Which type of exercise gives you the strongest bones?
It is well known that exercise is good for the heart, lungs and brain. But there is one part of our body that is often overlooked: our bones.
As we get older, our bones become less dense, which can ultimately lead to them becoming weak and more prone to fractures. From the age of around 35 we lose approximately 0.5% of bone mass per year. This accelerates once women reach menopause, and for men, after the age of around 50 years.
Although calcium and vitamin D are well known to be essential for healthy bones, studies have shown that exercise can slow, or even reverse, the decline in bone strength with age.
It is believed that exercise helps to keep our bones strong by putting them under stress and subjecting them to jolts and shocks. Each jolt is thought to send signals to bone cells that trigger them to grow back stronger. Bone also responds directly to the local muscle, which, if well-developed, gives additional bone-building benefits.
But what is the best type of exercise you can do, to strengthen your bones?
To find out, we teamed up with Dr Karen Hind, an expert in bone health at Leeds Beckett University. We and the Leeds team recruited elite male and female athletes – including Olympic medallists – from three different sports:
Studying these elite athletes allowed us to distinctly characterise bone density that may reflect the particular movements involved in different types of exercise.
This gave us an indication of what kind of exercises might benefit bone strength in the wider population and so might help avoid fractures in later life.
Each of our groups was analysed with a low radiation imaging method called a DEXA scan. This was used to measure the bone density in the athletes’ hips and spine, two common and serious problem areas for fractures in older people. The results were compared with the average bone density for people of the participants’ age and gender.
Whilst it was expected that gymnasts might have stronger bones than average, our results for cyclists and cricketers were surprising. Cyclists had less dense bones at the spine and hips than average, and cricketers had the densest bones of the three groups we tested.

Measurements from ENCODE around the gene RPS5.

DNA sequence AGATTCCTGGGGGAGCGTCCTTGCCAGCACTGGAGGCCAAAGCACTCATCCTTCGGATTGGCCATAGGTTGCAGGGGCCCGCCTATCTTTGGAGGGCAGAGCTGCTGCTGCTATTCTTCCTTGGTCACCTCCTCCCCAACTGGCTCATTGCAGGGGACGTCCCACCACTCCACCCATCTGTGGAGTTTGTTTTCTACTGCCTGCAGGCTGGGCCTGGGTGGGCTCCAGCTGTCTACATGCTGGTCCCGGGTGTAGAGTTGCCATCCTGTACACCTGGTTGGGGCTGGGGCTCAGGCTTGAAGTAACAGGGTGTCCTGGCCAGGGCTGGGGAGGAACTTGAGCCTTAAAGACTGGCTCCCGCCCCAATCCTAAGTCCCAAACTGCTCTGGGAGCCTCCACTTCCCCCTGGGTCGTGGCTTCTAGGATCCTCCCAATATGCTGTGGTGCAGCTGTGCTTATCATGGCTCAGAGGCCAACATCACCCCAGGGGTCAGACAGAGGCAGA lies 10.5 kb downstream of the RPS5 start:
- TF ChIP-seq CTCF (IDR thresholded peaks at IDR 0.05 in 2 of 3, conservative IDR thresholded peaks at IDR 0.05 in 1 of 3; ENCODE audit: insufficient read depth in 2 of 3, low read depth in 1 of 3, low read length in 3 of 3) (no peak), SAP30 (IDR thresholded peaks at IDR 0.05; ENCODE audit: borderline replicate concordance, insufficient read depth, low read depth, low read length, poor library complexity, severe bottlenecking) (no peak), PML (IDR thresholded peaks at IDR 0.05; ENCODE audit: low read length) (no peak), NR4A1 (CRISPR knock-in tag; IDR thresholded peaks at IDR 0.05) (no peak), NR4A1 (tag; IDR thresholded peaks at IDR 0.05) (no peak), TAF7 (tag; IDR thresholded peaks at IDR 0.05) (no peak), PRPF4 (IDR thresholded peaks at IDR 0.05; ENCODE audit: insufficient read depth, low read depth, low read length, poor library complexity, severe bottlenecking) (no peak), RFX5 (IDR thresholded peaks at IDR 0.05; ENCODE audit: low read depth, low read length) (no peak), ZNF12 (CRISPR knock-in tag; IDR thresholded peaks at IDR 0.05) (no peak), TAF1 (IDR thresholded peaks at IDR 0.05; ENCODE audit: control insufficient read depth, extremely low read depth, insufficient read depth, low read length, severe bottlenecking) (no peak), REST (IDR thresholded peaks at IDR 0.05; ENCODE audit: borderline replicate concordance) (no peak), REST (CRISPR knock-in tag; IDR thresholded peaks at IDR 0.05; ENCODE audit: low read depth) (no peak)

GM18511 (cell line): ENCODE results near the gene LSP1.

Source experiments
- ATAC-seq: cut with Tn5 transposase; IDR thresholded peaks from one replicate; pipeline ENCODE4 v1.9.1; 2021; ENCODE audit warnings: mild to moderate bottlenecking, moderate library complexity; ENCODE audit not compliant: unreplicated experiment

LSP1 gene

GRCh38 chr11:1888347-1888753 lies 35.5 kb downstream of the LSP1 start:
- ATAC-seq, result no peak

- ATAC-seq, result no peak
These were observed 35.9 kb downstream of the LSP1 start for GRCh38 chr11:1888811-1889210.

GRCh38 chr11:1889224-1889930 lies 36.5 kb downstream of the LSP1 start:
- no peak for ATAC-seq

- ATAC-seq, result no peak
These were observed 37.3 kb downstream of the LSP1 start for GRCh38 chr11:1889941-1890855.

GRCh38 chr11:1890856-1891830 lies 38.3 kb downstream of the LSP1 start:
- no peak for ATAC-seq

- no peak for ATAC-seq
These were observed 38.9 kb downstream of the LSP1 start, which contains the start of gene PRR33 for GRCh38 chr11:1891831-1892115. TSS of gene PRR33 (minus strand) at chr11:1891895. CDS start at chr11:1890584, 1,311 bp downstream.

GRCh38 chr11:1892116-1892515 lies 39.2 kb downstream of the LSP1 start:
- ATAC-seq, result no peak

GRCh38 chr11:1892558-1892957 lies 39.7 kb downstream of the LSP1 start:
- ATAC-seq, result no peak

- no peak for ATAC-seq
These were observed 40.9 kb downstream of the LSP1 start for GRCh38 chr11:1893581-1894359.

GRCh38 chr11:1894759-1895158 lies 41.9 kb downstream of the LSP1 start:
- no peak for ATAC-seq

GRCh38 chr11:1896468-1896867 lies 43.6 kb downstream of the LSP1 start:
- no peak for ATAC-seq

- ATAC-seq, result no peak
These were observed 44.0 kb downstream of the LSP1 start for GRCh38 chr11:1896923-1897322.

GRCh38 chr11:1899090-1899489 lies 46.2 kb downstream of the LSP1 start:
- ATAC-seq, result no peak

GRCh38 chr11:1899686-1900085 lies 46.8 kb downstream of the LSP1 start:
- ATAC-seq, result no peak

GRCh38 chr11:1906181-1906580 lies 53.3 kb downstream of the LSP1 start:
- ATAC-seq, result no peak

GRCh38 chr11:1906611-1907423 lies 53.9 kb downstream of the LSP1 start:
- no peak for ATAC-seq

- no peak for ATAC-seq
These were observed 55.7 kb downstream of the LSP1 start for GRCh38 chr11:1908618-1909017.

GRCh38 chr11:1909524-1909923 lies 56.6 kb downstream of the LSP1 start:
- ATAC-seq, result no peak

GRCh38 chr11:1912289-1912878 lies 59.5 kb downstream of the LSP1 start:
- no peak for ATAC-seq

These results suggest that the type of activity may be responsible for the differences we observed.
Gymnasts sustain repeated impacts due to jumping and landing, which is known to result in bone strengthening.
Cyclists’ weight is supported by their bikes, so it may be that they do not put sufficient pressure on their bones to strengthen them, particularly in the lumbar spine region. So while cycling is a good way to improve your fitness and cardiovascular health, our tests indicate it is not good for your bones.
Cricketers gave the most surprising result, having the densest bones in our tests. Although there is a popular perception of cricketers standing still most of the time, our results suggest that their brief moments of explosive activity (running, jumping and twisting) are beneficial to bone density. Muscle mass was also very well developed in the cricketers, especially in the male cricketers, and this was also positively associated with bone density.
This study gives a good indication what kinds of exercise we could all do to improve our bone health. Exercises that involve some jumping and twisting, such as dancing or star jumps, are likely to be beneficial.